Physical Exercise and Diet in Animal Models: Emotional, Physiological and Cognitive Effects
The study with laboratory animals allows scientists to control a large number of extraneous variables. The recommendations for humans made by the American College of Sports Medicine (ACSM), the first global benchmark, are based primarily on epidemiological or prevalence studies. However, until now, basic research is not entirely consistent on the effects of specific exercise protocols. In this thesis, we trained male and female rats to moderate aerobic exercise protocol; very similar to the 30 min of brisk walking or running slowly, recommend for humans, for 9 months. We first demonstrated that: i) these guidelines can be modeled in rodents, ii) there are differential effects on males and females, and iii) it may be necessary to increase the intensity in order to improve some physiological parameters.
Firstly, the analogous procedure to study the recommendations of the ACSM in rats is the treadmill. In one of the papers presented in this thesis, we demonstrate for the first time that long-term moderate exercise on the treadmill acts as a protective factor in front of stressful events. Exercised rats for 9 months had a moderate hormone reaction in stressful conflicts. Nevertheless, at a behavioral level, both trained rats on the treadmill and those that had been manipulated in the same way (i.e. being placed on the treadmill, but at zero speed) showed less anxious behavior than the group of rats that never went out of their cage. In other words, in our laboratory model stimulation, which involves taking rats out of the cage, reduces behavioral anxiety in a similar manner that moderate exercise does.
Another important finding of this thesis is that there are gender differences related to the effects of exercise. In general, it has been found that female rats are more active than male rats in open arenas. In our studies, we have seen that the effects of moderate exercise are beneficial in males and, probably, higher intensities are needed to achieve similar benefits on stress hormones in females. In the same way, we also found similar results regarding weight loss, and even cardiovascular benefits (with the index of Heart Rate Variability, HRV); possibly, higher intensity is needed. In any way, this new hypothesis must be checked in both humans and rodents.
Finally, we wanted to study the other side of the coin of lifestyle: obesity and unhealthy diets. Following the above approach, we used a cafeteria diet as an unhealthy diet, which, in previous studies, has shown very similar results in negative effects in animals as in humans. The advantages of using this model are: we give the same products for human consumption to animals, we are able to control the harmful effects of the nutritional composition of foods and it allows us to control its palatability and the pleasure of eating it. In adolescent rats, the main risk group, we found harmful physiological effects (associated with the metabolic syndrome pathology) from the cafeteria diet, but also we saw decreased anxiety and increased socialization of animals (males and females). Therefore, the recommendations and policies to improve diet should take into account these beneficial effects on the psychological level.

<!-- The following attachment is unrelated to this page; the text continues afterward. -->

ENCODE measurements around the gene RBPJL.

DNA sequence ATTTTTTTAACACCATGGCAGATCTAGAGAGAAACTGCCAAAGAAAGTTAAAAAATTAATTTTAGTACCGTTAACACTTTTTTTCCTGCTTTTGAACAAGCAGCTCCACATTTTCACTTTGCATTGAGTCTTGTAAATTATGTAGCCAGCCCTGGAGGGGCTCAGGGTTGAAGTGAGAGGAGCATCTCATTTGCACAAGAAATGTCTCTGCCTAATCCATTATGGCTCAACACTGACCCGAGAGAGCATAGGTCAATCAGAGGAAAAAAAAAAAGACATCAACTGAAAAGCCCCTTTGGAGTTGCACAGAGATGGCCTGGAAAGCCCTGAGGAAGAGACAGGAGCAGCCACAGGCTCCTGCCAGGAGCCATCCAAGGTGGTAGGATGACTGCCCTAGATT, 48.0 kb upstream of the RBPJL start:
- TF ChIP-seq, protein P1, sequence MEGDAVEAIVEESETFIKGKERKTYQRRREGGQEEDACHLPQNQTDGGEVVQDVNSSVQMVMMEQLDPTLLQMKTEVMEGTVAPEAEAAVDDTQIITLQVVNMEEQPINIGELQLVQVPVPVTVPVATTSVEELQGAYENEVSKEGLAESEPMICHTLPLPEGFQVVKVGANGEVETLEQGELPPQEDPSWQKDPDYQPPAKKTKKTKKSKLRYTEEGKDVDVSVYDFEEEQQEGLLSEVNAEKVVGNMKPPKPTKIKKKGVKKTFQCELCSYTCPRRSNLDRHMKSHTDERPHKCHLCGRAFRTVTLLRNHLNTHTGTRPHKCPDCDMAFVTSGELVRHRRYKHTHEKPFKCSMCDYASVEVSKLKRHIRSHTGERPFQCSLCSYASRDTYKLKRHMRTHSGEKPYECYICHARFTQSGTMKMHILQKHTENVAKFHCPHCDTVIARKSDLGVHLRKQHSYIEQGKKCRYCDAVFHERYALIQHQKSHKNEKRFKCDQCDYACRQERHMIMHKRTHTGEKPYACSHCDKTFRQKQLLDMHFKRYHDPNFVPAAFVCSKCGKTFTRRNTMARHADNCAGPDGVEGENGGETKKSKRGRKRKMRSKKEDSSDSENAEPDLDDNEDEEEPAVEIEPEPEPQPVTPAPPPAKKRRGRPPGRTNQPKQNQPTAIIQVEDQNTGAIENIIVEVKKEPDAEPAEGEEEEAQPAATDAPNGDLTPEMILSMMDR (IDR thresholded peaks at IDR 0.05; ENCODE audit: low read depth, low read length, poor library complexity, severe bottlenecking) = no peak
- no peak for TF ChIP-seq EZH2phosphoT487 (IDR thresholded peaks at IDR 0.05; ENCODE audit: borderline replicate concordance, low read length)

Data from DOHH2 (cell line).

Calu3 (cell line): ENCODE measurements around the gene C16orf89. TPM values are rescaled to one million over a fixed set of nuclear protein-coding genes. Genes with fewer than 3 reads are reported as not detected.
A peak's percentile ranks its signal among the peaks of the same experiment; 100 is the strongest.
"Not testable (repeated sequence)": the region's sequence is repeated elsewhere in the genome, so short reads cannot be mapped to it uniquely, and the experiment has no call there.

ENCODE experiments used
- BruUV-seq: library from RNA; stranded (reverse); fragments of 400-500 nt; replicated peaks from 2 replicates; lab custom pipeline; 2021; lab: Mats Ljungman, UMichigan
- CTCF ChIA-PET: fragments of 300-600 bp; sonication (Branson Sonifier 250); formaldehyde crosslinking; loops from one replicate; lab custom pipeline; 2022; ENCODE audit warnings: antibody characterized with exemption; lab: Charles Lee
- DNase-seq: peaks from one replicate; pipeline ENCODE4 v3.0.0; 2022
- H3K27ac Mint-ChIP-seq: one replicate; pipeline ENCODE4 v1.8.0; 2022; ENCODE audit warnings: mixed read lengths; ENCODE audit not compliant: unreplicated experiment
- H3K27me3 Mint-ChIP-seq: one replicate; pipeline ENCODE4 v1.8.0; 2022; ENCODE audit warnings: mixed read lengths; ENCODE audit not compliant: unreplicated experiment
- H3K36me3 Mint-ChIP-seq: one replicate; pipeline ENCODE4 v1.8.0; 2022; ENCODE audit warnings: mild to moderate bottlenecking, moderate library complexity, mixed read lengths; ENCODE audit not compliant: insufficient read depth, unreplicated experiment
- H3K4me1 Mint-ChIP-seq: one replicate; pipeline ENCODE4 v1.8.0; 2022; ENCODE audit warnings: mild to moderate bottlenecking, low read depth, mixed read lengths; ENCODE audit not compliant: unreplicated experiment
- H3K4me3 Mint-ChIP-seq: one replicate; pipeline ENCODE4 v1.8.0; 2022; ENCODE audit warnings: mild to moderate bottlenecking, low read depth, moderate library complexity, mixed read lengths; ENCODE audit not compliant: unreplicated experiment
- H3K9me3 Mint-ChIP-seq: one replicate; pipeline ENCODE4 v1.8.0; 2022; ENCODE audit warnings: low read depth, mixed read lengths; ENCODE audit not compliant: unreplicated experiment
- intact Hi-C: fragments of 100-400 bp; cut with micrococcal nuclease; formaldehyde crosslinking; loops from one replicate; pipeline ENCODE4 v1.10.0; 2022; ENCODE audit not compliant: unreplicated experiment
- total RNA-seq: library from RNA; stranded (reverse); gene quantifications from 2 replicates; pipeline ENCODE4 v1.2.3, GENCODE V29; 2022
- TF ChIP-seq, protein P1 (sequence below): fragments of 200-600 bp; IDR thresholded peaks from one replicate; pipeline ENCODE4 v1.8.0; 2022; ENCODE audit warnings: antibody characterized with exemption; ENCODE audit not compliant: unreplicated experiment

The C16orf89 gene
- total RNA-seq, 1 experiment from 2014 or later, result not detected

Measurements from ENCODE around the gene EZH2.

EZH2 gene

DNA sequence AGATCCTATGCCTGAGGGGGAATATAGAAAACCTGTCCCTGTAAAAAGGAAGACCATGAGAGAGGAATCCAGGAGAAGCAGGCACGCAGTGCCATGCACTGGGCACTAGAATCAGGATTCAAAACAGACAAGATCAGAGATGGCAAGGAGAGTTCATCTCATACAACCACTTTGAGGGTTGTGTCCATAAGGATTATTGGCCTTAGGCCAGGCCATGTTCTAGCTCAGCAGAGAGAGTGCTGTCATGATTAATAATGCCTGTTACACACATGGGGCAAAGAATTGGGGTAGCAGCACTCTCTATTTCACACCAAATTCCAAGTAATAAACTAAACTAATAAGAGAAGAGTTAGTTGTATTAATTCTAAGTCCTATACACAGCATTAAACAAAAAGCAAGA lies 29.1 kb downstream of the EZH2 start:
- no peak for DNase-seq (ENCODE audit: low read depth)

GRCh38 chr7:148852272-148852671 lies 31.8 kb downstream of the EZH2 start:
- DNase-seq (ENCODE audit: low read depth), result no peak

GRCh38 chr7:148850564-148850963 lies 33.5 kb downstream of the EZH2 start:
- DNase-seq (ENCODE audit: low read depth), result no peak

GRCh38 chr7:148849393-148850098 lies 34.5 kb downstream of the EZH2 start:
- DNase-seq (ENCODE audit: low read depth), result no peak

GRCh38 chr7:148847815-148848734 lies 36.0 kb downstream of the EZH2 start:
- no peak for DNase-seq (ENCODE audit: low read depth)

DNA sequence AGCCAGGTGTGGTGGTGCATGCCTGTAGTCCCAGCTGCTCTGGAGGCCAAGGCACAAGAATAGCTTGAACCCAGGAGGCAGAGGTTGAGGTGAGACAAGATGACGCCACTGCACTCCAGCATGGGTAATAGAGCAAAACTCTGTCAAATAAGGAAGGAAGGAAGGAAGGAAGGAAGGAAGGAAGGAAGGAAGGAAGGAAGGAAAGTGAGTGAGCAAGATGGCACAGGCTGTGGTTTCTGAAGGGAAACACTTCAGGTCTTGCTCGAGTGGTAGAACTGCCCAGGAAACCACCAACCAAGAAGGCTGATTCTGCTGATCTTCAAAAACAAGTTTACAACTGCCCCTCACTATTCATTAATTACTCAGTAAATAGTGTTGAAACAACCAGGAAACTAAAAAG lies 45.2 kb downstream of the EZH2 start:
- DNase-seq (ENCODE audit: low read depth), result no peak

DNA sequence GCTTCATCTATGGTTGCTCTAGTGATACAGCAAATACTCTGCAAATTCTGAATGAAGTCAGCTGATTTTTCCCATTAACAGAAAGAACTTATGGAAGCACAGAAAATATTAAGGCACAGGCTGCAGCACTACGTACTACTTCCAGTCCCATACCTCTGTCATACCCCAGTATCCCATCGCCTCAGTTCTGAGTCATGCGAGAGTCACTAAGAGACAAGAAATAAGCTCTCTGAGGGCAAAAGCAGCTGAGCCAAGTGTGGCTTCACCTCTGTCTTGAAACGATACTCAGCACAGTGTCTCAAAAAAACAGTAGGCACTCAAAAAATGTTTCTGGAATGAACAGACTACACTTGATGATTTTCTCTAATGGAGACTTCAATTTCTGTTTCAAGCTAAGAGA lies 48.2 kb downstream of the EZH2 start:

In conclusion, this thesis demonstrates the importance of interdisciplinary work. In addition, we must take into account gender differences and the importance of studying exercise and diet from different perspectives. We have seen that exercise, but also handling and environmental stimulation reduce anxiety in animals. And regarding diet, unhealthy but tasty foods may also positively influence the emotional state.
“Exercici físic i dieta en models animals: efectes emocionals, fisiològics i cognitius”, Jaume Ferrer Lalanza doctoral thesis, read at the Department of Basic, Developmental and Educational Psychology and supervised by Dr. Rosa Mª Escorihuela Agulló and Dr. Lluís Capdevila Ortís
Lalanza, J.F.; Sanchez-Roige, S.; Gagliano, H.; Fuentes, S.; Bayod, S.; Camins, A.; Pallàs, M.; Armario, A.; Escorihuela, R.M. Physiological and behavioural consequences of long-term moderate treadmill exercise. Psychoneuroendocrinology. 2012, vol. 37, num. 11, p. 1745-1754. doi: 10.1016/j.psyneuen.2012.03.008.
Lalanza, J.F.; Caimari, A.; del Bas, J.M.; Torregrossa, D.; Cigarroa, I.; Pallàs M.; Capdevila, Ll.; Arola, Ll.; Escorihuela, R.M. Effects of post-weaning cafeteria diet in young rats: metabolic syndrome, reduced activity and less anxiety-like behaviour. PLOS One. 2014, vol. 9, num. 1, e85049. doi: 10.1371/journal.pone.0085049.